WHY PAKISTAN’S CYBER CRIME BILL ISN’T WORTH THE PAPER IT’S WRITTEN ON

Those fighting for digital rights in Pakistan have had a tough time over the past few months. Even though they’re a small minority in a very big pool of activists within the country, they’ve certainly had their hands full thanks to the new cyber crime bill, (#PECB15) which was passed on April 15 by The National Assembly Standing Committee on Information Technology and Telecommunication on Thursday approved the ‘The Prevention of Electronic Crimes Act, 2015’ after being determinedly pushed forward by concerned officials. The bills, which has been widely criticized for being both draconian and controversial in nature, has not yet been tabled in front of the National Assembly.

The bills approval took place during a committee meeting which was convened under the chair of retired MNA Captain Muhammad Safdar, and attended by both ministry officials and members of the IT committee. The bill states that any online criticism of Pakistan, its religion, courts and armed forces, among others, with invoke intervention from official authorities. Anusha Rehman Khan, the Minister of State for Information Technology Advocate, has said the bill is necessary in order to prevent unauthorized acts in respect of information systems as well as mechanisms needed for the investigation and subsequent trial and prosecution of offenders and also covered the aspect of international cooperation.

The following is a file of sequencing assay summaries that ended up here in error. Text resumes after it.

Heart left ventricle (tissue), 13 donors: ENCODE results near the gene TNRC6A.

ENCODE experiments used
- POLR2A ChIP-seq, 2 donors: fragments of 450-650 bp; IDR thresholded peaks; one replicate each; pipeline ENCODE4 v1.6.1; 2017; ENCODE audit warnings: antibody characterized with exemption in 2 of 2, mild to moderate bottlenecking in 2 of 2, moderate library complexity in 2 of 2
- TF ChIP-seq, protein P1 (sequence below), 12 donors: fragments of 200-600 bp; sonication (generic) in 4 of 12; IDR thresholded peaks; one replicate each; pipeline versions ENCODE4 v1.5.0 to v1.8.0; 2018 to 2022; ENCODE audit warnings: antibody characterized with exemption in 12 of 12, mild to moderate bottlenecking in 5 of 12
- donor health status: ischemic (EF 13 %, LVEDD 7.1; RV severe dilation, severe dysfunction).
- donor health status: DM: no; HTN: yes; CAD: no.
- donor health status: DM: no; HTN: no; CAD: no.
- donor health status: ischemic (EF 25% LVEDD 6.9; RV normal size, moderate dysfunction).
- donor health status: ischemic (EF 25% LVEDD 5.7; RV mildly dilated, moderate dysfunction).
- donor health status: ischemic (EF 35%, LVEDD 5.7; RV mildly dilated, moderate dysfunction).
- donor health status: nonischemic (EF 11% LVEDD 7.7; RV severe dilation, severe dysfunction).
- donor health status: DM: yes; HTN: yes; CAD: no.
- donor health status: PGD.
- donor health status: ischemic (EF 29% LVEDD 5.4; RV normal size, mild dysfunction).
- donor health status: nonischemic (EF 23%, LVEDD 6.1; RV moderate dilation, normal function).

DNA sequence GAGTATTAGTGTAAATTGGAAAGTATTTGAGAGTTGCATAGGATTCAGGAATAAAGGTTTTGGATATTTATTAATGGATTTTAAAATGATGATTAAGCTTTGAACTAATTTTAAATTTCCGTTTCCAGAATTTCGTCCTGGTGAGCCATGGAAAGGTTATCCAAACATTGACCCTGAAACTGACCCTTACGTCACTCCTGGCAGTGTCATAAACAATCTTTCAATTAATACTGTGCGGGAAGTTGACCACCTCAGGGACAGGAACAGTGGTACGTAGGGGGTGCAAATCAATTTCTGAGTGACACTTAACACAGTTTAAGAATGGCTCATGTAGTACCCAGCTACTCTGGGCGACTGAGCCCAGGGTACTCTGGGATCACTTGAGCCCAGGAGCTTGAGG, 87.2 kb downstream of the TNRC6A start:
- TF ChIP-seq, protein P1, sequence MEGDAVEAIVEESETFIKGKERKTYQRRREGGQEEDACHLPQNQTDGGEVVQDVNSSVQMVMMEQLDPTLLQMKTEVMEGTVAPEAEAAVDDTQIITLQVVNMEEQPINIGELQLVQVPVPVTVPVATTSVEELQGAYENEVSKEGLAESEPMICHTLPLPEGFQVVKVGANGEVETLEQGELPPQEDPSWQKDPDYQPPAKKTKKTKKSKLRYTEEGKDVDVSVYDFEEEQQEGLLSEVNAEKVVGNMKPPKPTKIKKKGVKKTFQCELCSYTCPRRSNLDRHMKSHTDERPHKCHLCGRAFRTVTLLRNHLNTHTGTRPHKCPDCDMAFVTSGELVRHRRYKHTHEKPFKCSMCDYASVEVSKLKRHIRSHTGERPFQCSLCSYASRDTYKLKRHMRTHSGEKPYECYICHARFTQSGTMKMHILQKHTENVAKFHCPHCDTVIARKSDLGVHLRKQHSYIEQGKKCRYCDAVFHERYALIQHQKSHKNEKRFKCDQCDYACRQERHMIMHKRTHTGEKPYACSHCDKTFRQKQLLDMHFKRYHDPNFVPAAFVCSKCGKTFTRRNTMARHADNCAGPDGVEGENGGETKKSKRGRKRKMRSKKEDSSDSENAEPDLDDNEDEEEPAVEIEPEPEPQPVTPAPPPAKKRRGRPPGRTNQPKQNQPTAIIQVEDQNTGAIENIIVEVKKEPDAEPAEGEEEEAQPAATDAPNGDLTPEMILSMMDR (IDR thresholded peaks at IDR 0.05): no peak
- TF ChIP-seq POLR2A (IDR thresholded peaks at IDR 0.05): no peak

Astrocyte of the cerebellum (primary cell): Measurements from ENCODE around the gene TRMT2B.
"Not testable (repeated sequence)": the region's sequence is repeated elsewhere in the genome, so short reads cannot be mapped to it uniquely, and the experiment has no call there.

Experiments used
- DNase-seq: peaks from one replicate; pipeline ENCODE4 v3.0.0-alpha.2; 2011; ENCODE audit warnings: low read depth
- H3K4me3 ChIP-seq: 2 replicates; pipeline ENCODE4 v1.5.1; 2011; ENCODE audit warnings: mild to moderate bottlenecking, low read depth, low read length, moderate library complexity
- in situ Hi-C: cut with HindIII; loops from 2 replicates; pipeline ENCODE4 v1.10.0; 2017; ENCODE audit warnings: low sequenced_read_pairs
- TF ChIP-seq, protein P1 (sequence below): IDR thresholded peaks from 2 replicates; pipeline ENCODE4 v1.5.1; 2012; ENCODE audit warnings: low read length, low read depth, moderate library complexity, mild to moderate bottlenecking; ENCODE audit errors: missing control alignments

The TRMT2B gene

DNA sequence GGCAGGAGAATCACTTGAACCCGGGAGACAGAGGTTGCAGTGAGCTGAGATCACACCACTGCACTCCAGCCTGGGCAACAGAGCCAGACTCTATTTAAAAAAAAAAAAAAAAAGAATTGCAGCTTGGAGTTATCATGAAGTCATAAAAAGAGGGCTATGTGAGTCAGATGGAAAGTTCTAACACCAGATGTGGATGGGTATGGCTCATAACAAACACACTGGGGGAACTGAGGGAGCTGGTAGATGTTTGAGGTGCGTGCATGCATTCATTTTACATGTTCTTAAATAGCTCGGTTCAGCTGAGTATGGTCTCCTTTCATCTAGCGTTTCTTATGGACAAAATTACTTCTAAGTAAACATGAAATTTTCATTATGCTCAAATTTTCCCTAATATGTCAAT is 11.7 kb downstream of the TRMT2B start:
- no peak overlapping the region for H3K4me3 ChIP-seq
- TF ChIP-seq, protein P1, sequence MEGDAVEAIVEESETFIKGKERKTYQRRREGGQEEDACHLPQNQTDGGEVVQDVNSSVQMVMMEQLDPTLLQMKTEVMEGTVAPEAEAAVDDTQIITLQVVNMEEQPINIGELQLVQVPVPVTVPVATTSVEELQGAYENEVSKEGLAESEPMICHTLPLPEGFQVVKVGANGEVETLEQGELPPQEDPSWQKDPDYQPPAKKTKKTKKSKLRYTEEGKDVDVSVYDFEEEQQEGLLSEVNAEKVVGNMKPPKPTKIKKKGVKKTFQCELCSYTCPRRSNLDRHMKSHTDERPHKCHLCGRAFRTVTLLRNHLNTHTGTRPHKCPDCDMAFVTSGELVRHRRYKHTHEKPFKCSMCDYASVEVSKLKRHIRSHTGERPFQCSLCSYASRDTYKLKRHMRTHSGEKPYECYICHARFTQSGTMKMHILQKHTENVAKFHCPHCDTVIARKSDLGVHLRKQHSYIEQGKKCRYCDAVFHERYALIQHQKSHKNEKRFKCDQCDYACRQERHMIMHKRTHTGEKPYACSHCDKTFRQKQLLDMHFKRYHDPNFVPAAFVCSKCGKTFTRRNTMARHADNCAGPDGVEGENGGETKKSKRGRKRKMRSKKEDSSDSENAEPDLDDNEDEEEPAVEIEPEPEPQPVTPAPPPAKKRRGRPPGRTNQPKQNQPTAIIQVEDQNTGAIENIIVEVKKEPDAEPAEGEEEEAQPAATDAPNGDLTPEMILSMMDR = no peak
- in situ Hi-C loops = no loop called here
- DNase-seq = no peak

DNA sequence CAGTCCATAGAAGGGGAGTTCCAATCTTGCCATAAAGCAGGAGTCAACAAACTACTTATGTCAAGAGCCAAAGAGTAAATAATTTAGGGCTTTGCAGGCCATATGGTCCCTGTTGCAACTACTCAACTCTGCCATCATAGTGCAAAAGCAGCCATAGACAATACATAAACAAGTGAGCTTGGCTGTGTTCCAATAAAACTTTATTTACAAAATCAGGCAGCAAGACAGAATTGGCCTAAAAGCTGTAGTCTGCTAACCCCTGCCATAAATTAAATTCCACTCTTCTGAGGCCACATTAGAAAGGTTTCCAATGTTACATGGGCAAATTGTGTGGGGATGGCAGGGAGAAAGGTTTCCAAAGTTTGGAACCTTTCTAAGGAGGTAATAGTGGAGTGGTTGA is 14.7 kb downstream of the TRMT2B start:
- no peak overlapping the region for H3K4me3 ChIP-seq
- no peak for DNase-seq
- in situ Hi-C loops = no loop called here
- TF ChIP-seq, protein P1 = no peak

She also said that the bills main objective was the prevention of cyber crime and to make a significant contribution towards national security whilst at the same time enabling and providing a secure environment for potential investors in IT, e-commerce and e-payment systems.

Peace of Mind wooden sign with a sky background

Quite how this all pans out remains to be seen, and those activists are going to keep fighting the bill which they say takes away their basic rights of freedom of speech. No date has been set as yet for the bill to go before the National Assembly, watch this space for the latest news on the most controversial bill to be passed in recent times.

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